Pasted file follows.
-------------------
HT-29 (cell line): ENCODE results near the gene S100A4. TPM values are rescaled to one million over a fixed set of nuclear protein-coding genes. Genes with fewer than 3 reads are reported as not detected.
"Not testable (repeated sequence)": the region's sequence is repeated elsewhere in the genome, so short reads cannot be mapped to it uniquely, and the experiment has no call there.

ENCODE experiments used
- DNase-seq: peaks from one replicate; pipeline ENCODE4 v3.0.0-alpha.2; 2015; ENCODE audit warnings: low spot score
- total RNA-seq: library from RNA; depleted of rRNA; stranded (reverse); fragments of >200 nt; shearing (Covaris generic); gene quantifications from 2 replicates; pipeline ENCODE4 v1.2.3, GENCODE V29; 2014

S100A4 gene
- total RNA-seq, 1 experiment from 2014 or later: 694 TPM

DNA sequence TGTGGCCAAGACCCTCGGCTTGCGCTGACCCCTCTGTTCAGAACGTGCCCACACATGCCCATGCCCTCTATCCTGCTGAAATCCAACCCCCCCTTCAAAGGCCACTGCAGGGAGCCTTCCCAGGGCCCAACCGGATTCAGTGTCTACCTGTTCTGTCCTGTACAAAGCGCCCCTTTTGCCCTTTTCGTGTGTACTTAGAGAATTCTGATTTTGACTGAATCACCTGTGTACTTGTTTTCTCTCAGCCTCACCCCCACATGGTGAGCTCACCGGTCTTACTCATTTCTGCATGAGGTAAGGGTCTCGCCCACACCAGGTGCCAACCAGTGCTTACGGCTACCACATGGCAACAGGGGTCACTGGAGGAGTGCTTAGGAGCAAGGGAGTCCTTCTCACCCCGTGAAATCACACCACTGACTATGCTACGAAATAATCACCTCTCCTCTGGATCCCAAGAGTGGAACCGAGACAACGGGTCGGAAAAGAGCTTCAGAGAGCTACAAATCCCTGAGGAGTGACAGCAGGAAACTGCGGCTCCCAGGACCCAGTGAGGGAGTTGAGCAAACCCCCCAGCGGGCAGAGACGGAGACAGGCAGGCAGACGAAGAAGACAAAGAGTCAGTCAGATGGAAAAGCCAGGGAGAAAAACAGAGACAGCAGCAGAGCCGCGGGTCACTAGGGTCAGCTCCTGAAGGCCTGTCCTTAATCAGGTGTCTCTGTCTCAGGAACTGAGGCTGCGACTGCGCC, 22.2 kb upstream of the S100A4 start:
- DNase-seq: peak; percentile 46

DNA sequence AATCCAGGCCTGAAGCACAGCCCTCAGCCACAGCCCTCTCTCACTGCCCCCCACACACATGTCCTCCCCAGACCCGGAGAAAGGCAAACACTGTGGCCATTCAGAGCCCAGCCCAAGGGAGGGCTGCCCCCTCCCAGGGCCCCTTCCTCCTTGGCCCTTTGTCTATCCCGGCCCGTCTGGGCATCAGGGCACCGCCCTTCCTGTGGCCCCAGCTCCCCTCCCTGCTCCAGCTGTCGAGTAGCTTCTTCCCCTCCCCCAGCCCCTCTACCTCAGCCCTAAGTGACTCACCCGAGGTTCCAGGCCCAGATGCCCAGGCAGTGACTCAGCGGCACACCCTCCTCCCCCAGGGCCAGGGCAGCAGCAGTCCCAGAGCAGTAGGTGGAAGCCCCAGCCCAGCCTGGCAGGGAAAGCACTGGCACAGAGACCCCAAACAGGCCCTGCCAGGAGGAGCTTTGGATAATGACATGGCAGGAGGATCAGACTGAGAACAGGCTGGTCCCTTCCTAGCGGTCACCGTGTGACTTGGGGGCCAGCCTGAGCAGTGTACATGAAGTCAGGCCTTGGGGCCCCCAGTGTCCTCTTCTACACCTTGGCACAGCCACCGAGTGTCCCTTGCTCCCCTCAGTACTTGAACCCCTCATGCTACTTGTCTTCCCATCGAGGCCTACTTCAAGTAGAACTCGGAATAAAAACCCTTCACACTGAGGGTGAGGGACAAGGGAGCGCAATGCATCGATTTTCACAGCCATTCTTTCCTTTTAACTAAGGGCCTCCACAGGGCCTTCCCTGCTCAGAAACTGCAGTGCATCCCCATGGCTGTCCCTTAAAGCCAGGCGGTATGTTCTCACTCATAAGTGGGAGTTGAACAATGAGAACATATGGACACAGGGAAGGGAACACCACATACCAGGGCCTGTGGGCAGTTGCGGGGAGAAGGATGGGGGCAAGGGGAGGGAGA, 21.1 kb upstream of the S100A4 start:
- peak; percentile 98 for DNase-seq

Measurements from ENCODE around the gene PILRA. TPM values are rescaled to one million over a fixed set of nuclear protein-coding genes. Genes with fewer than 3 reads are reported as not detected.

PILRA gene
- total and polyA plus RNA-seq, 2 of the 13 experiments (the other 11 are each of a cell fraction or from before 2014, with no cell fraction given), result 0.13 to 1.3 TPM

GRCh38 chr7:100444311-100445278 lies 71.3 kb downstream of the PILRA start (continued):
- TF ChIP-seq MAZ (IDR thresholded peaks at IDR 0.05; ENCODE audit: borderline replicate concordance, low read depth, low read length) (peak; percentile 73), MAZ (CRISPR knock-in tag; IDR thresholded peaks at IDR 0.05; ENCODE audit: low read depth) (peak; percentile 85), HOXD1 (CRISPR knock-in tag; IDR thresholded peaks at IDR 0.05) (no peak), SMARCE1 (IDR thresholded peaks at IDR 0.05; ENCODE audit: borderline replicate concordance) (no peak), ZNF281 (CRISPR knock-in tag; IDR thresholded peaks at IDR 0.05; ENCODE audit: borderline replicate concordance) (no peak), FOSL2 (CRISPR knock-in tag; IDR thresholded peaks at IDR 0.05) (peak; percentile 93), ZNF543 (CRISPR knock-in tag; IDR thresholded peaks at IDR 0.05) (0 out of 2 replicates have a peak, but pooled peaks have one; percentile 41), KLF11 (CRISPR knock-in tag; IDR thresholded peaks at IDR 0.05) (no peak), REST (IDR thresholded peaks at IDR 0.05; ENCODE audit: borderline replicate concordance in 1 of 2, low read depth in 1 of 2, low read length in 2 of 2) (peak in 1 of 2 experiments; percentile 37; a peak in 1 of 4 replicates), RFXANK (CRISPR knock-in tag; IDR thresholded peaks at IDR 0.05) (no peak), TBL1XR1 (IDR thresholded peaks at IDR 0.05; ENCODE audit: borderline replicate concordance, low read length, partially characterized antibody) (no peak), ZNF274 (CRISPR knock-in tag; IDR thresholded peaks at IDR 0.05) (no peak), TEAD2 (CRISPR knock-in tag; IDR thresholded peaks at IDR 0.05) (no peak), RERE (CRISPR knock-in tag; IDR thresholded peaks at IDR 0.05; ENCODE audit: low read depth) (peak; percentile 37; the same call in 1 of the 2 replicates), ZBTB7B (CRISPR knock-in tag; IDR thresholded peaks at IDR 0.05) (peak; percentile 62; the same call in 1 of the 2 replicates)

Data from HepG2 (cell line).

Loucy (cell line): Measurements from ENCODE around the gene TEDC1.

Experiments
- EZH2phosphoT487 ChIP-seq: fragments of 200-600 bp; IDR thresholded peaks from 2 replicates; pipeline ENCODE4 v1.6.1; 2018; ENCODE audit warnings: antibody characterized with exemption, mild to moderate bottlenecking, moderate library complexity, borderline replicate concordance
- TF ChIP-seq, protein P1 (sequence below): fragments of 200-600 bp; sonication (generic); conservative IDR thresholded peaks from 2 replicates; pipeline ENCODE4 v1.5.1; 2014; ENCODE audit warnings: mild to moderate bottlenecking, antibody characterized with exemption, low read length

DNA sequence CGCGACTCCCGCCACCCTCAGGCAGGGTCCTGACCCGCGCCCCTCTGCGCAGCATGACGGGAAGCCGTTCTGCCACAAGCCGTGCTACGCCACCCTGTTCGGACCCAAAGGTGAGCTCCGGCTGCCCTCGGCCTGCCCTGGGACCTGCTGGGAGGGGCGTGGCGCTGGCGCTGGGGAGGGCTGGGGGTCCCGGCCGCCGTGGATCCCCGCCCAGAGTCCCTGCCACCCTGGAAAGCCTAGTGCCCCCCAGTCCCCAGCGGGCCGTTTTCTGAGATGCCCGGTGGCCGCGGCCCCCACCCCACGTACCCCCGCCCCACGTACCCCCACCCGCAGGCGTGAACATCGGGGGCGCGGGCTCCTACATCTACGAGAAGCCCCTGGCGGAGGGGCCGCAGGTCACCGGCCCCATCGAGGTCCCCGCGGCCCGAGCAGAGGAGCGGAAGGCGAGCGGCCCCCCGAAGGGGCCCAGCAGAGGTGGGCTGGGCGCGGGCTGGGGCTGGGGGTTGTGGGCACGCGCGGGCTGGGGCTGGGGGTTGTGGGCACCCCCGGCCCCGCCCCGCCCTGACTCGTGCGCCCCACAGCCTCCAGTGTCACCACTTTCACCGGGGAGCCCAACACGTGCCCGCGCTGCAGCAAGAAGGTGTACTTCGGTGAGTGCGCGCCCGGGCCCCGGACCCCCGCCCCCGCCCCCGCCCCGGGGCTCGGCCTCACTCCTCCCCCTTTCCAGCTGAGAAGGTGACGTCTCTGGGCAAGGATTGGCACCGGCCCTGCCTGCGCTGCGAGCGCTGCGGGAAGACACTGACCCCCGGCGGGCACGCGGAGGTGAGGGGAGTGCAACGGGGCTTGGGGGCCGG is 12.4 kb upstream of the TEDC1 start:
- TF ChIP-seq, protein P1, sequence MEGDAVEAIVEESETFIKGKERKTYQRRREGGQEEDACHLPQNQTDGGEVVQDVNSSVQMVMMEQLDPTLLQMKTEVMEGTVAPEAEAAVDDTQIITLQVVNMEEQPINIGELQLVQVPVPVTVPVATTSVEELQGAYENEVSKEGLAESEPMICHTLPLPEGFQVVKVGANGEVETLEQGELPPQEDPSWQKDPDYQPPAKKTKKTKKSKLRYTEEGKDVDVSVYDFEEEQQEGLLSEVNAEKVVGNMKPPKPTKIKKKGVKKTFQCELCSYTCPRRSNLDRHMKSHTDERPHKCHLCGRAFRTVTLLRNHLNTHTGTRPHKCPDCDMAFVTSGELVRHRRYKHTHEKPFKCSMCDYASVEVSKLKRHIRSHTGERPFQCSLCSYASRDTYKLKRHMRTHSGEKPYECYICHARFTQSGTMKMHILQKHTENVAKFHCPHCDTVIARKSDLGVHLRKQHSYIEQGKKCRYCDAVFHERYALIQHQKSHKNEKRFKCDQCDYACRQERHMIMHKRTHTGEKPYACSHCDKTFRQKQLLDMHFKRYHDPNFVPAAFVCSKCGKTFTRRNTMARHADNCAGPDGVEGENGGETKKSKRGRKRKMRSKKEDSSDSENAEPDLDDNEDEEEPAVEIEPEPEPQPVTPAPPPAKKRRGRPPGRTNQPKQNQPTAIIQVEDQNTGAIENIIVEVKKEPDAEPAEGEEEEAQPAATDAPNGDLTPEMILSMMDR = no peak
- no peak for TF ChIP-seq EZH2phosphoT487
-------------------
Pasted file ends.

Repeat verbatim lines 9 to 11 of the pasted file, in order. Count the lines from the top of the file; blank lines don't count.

- DNase-seq: peak; percentile 46

DNA sequence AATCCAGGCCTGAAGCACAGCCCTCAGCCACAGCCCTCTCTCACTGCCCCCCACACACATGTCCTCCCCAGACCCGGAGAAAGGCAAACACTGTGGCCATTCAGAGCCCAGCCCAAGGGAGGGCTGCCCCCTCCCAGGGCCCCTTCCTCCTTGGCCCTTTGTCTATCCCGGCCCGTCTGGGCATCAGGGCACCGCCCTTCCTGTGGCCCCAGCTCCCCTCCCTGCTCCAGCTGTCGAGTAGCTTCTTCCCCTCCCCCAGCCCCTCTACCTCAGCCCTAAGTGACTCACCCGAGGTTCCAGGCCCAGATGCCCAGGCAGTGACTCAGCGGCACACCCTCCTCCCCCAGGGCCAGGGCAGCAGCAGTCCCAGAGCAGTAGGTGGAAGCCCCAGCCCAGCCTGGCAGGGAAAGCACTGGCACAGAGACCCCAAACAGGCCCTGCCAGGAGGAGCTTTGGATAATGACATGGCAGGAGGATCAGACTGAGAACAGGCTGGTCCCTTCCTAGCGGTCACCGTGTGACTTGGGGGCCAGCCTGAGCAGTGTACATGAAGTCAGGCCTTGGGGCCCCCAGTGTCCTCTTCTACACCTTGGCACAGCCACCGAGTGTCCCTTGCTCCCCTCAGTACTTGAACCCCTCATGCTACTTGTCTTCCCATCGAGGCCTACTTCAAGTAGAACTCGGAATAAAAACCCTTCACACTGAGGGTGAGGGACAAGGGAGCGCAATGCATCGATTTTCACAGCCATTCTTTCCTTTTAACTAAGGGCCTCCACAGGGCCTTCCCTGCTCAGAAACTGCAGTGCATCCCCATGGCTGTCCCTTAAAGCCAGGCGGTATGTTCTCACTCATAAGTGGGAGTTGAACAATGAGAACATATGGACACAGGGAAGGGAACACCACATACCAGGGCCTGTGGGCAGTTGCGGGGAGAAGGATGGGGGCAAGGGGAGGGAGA, 21.1 kb upstream of the S100A4 start:
- peak; percentile 98 for DNase-seq